Background: Peripheral neuropathy of both motor and sensory nerves has been well documented in diabetes mellitus, but the evidence for physiological and correlated morphological changes during the pathogenesis of myopathy is scarce. In the present report, we have chosen the dorsiflexor muscle of adult male mice as a model for studying in situ muscle contraction and neuromuscular ultrastructure during the pathogenesis of streptozotocin- induced diabetes. Methods: Thirty mice (30 g bodyweight) were injected once i.p. with streptozotocin solution (200 mg/kg) to induce experimental diabetes mellitus. Comparative analyses of in situ muscle isometric contractile characteristics were studied (at 1 Hz, 5 Hz, and 30 Hz nerve stimulation) in urethane-anesthetized (2 mg/g, i.p.) control and diabetic mice at three time points, 2 weeks, 4 weeks, and 8 weeks postinjection. Synaptic delay was also recorded in diabetic and age-matched control mice. Results: There was a significant increase in synaptic delay in both 4-week and 8-week diabetic mice compared with control mice (8.9 ± 1.2 msec and 7.6 ± 0.6 msec, respectively, compared with 6.1 ± 0.5 msec). At all three stimulation frequencies, diabetes did not affect muscle contractile speed but significantly reduced the twitch tension after 8 weeks, with no changes at 2 weeks or 4 weeks. The recorded single-twitch tension values were 2.6 ± 0.3 g, 2.1 ± 0.6 g, 2.2 ± 0.7 g, and 1.2 ± 0.1 g for control, 2 weeks, 4 weeks, and 8 weeks, respectively. At 30 Hz, the recorded tension values were 4.6 ± 1.6 g, 3.1 ± 1.2 g, 3.1 ± 1.1 g, and 2.1 ± 1.0 g for control, 2 weeks, 4 weeks, and 8 weeks, respectively. Ultrastructural changes in neuromuscular junctions were similar to those that have been described in disuse and aging. These changes were observed after 8 weeks and included severe loss of synaptic vesicles, electron-dense bodies, and myelin-like figures as well as degeneration of mitochondria. Conclusions: The results reveal that streptozotocin-induced diabetes affects presynaptically the neuromuscular junction as well as muscle itself. Actions at both sites may contribute to the functional alterations seen in muscle contractile properties and may play a role in the pathogenesis of diabetic neuromyopathy.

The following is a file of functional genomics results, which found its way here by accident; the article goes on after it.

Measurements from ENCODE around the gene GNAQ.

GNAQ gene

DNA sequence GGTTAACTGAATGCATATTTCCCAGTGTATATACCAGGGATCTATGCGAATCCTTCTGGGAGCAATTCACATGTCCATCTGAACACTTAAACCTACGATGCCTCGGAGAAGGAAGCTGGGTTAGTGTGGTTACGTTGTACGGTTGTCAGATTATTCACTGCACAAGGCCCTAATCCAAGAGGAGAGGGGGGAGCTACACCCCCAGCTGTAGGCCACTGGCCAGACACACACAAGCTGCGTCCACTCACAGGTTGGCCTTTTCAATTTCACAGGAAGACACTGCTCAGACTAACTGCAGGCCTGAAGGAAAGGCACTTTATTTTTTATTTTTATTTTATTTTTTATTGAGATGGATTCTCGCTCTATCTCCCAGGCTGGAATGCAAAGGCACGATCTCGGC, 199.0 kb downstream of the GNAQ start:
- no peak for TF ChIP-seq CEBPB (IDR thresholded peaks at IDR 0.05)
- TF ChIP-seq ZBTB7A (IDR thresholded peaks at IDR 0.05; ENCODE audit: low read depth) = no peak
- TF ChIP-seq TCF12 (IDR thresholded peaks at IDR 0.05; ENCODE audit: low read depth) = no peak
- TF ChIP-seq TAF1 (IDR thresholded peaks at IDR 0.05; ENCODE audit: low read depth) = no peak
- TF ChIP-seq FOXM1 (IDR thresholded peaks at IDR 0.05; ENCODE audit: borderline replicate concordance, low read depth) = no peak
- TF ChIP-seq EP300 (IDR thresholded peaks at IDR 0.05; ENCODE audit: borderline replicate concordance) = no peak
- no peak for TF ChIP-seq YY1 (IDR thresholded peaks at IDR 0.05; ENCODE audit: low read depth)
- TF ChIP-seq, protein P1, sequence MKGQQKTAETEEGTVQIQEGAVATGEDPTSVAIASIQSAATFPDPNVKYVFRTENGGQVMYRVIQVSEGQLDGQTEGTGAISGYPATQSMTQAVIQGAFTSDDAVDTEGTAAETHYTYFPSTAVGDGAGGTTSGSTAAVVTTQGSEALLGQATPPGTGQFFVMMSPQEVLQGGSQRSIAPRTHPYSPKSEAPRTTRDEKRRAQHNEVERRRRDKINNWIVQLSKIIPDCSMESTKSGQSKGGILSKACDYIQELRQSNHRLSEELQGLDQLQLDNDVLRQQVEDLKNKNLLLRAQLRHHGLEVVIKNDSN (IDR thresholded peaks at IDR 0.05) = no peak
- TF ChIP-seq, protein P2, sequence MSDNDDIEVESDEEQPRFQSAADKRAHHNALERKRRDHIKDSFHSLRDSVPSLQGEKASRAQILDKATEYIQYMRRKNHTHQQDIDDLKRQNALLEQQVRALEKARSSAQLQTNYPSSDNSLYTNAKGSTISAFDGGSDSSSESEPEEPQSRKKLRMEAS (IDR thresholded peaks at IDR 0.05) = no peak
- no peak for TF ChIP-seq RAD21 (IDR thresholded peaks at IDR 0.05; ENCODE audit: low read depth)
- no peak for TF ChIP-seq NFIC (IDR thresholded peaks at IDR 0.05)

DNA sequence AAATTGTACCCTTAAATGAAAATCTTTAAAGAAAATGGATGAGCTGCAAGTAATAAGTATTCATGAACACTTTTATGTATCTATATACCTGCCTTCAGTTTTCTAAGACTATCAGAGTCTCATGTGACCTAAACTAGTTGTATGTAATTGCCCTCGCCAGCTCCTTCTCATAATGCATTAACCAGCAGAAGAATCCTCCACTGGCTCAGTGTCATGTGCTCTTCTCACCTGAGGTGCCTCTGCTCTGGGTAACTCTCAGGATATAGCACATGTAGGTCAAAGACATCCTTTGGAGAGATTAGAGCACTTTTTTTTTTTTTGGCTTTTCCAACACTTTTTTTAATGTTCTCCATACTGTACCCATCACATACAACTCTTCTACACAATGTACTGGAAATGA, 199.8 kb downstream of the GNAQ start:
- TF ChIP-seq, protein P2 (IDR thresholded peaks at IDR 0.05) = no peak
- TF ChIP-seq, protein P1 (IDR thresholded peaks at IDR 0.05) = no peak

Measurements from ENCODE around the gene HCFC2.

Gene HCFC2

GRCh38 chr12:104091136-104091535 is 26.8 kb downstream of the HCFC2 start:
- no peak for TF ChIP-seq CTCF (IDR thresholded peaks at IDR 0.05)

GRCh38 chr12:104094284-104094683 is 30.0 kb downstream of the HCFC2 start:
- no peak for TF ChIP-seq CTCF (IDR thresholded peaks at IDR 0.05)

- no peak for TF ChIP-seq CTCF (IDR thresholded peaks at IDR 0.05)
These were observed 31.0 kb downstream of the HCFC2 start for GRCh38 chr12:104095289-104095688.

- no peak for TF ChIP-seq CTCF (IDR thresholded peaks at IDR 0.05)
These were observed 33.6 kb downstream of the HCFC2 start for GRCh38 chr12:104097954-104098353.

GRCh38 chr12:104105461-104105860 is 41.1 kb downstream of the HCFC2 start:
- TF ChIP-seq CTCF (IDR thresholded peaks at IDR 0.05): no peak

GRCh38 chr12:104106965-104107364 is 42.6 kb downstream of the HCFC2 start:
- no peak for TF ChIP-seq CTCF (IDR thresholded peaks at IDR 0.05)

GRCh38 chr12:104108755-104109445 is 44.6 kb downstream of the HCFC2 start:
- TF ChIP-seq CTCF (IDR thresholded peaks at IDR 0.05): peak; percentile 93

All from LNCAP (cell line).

|Number of pages||5|
|Publication status||Published - Jun 1998|
- Muscle contraction
- Neuromuscular junction
- Skeletal muscle
ASJC Scopus subject areas
- Agricultural and Biological Sciences (miscellaneous)